“That’s for new claimants but it is also for Universal Credit where people have had an increase of up to £1,000 per year.

“But what’s really important, not only do schools know their children but local councils know the children who need help the most, which is why the government gave an extra £63 million to councils.

“So this is not a case of Tories voting to take food away from hungry children over half-term, this is so we can give support in a much more targeted way to those children who need it.

“The key message is, if you know somebody who needs help get in touch with me, it’s confidential, or Citizen’s Advice… and we will try to help as much as possible as we have been helping people throughout the pandemic so far.”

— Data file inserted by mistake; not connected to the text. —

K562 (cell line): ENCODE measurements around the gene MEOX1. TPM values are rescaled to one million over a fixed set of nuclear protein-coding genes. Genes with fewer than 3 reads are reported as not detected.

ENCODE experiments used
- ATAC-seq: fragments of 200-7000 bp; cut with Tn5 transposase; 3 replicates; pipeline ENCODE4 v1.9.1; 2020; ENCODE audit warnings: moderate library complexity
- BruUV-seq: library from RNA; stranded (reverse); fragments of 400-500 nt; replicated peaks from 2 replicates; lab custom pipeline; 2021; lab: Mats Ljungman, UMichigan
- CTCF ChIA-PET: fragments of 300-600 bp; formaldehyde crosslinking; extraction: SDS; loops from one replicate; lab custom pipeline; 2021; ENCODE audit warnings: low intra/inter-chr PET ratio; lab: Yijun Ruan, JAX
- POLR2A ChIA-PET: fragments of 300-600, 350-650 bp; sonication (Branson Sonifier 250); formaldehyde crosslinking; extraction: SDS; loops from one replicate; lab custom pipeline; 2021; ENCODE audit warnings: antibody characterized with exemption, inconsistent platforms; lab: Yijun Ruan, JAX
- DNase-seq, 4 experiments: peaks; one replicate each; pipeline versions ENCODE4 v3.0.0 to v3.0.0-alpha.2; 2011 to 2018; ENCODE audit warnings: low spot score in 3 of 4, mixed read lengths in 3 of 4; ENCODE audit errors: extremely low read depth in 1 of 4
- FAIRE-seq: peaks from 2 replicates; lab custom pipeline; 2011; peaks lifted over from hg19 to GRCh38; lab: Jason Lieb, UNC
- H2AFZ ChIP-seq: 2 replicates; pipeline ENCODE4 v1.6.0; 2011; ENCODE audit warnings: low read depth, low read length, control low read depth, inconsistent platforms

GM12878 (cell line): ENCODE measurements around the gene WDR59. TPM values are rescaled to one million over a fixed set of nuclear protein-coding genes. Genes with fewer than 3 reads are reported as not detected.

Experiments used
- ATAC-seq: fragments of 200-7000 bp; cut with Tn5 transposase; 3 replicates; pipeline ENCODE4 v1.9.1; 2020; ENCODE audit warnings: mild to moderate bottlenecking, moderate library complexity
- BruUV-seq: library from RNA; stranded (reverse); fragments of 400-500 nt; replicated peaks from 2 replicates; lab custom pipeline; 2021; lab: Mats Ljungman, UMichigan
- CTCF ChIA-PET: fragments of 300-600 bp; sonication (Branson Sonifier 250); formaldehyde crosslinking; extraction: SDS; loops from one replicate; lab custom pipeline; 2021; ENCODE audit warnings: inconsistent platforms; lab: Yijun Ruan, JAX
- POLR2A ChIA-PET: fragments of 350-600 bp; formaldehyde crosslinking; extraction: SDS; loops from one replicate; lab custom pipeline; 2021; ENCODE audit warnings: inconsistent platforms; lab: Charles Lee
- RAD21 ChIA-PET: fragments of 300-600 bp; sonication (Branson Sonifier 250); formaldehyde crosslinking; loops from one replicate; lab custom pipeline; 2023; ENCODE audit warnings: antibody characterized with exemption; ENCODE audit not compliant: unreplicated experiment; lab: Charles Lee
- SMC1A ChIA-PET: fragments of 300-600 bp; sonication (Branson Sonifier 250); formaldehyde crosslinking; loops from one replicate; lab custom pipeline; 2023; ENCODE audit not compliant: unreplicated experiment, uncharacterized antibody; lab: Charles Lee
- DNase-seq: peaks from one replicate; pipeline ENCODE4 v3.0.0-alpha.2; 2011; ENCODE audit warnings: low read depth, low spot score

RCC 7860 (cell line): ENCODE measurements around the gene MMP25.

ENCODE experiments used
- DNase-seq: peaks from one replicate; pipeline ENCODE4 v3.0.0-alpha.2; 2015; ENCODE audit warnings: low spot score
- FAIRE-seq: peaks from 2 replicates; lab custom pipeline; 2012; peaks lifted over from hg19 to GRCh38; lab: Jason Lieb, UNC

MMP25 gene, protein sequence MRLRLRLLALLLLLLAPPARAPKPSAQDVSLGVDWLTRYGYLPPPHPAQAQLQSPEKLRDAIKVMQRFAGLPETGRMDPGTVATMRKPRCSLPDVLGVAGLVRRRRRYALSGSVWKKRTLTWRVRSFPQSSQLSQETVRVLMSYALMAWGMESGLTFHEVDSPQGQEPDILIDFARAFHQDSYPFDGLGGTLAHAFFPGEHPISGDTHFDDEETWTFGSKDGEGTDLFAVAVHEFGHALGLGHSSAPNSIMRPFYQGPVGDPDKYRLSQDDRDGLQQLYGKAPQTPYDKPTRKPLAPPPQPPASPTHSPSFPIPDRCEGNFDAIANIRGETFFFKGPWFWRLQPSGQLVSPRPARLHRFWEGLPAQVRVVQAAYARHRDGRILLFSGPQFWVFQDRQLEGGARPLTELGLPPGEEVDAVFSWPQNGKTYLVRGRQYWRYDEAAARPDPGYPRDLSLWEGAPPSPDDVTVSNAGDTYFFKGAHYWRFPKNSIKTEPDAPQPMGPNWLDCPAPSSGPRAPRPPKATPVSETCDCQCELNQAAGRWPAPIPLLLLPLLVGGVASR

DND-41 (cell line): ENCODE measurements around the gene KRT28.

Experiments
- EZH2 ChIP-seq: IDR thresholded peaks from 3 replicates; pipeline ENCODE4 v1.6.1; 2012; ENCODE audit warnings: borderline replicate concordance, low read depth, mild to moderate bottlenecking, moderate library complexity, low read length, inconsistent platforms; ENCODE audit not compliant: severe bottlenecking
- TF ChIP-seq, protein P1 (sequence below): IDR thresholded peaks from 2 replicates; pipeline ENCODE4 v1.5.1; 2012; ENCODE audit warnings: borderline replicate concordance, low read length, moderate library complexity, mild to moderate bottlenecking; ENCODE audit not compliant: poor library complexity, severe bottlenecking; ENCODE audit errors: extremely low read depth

Cllr George Potter (Lib Dem, Burpham) swiftly struck back, accusing Guildford’s MP of lying:

Cllr Potter expanded his argument on Facebook although Ms Richardson had clearly stuck to the official government position on payments and has objected to his accusation.

Today, Cllr Julia McShane (Westborough), for the borough council’s Lib Dem group, disputed the generosity of government support. “GBC is working with charities and voluntary groups to do everything it can to prevent children going hungry over the school holidays” she said.

Cllr Julia McShane campaigning in 2019

“Families in need of food over half-term should contact their school for a referral, or they can call the GBC helpline on 01483 444400.

“For the Prime Minister to claim councils are receiving government support for this work is incredibly misleading.